Opposition Carries On Without Sam Rainsy

The Feb 3 National Assembly vote that stripped opposition leader Sam Rainsy of his immunity and prompted him to flee Cambodia may have drawn widespread criticism, but it also heralded new opportunities within his party, opposition lawmaker Yim So­vann said Tuesday.

With Sam Rainsy absent, other party members have been given the chance to build their political re­putations in a party traditionally dominated by its leader, he said.

“Everyone has [previously] seen the Sam Rainsy Party as a one-man show,” Yim Sovann said. “Even if Sam Rainsy is out of the country, we can still do our job. We are doing very well.”

Although Sam Rainsy issues in­structions from abroad, acting par­ty president Kong Korm, Secre­tary-General Eng Chhay Eang and Yim Sovann are managing the par­ty on the ground, Yim Sovann said.

This involves managing party leaders in the provinces and buil­d­ing grass roots support, he said.

Without giving exact dates, op­position officials have repeatedly said that Sam Rainsy will return soon.

No arrest warrant has been is­sued for Sam Rainsy, Prime Min­ister Hun Sen’s adviser Om Yen­tieng said Tuesday.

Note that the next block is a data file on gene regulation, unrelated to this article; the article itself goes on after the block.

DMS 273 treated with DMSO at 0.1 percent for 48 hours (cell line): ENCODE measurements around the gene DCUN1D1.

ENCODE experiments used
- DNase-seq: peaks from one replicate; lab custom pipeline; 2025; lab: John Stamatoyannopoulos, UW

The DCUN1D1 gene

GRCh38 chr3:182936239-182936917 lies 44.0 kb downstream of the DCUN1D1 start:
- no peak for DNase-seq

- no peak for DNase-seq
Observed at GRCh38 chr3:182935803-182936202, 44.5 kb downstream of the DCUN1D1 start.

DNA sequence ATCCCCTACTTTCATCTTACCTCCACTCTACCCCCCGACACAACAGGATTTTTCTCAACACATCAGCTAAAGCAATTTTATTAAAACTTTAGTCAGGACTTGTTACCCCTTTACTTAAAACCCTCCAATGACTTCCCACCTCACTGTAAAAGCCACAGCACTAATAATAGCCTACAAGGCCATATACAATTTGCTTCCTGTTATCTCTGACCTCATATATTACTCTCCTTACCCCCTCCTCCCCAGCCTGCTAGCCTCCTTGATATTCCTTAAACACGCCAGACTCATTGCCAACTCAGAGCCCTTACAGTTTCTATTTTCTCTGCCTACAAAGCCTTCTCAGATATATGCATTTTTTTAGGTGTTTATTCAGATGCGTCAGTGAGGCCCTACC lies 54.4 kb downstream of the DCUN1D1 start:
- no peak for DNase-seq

“He can buy an air ticket to re­turn whenever he wishes,” Om Yen­tieng said. “He is afraid of his own shadow.”

Yim Sovann said he was unconvinced. “[The ruling parties] can do anything they want,” he said.

Though Sam Rainsy has repeat­ed­ly compared Cambodia to Bur­ma, Burmese opposition leader Aung San Suu Kyi is under house ar­­rest by the government she op­poses, while Sam Rainsy chose to leave the country, Om Yentieng said.

“In Cambodia there is no Aung San Suu Kyi,” he said.

Sam Rainsy’s exit from the country may not have been heroic, but it was ultimately sensible, Tek Tol, an opposition party supporter and laborer in Phnom Penh, said on Tuesday.

“If he stayed here they would have made trouble for him,” he said.

San Rithy Duong Hak, cabinet chief for the opposition party, said he was hopeful that Sam Rainsy will return this year.

Lobbying for support in the West, as Sam Rainsy has been doing, is not particularly useful, one foreign diplomat said on condition of anonymity.

Western countries generally have limited interest in Cambodia and little influence over the government, the diplomat said.

“He should just come back to face the charges, which I believe he will do if he wants a political fu­ture in Cambodia,” the diplomat said.

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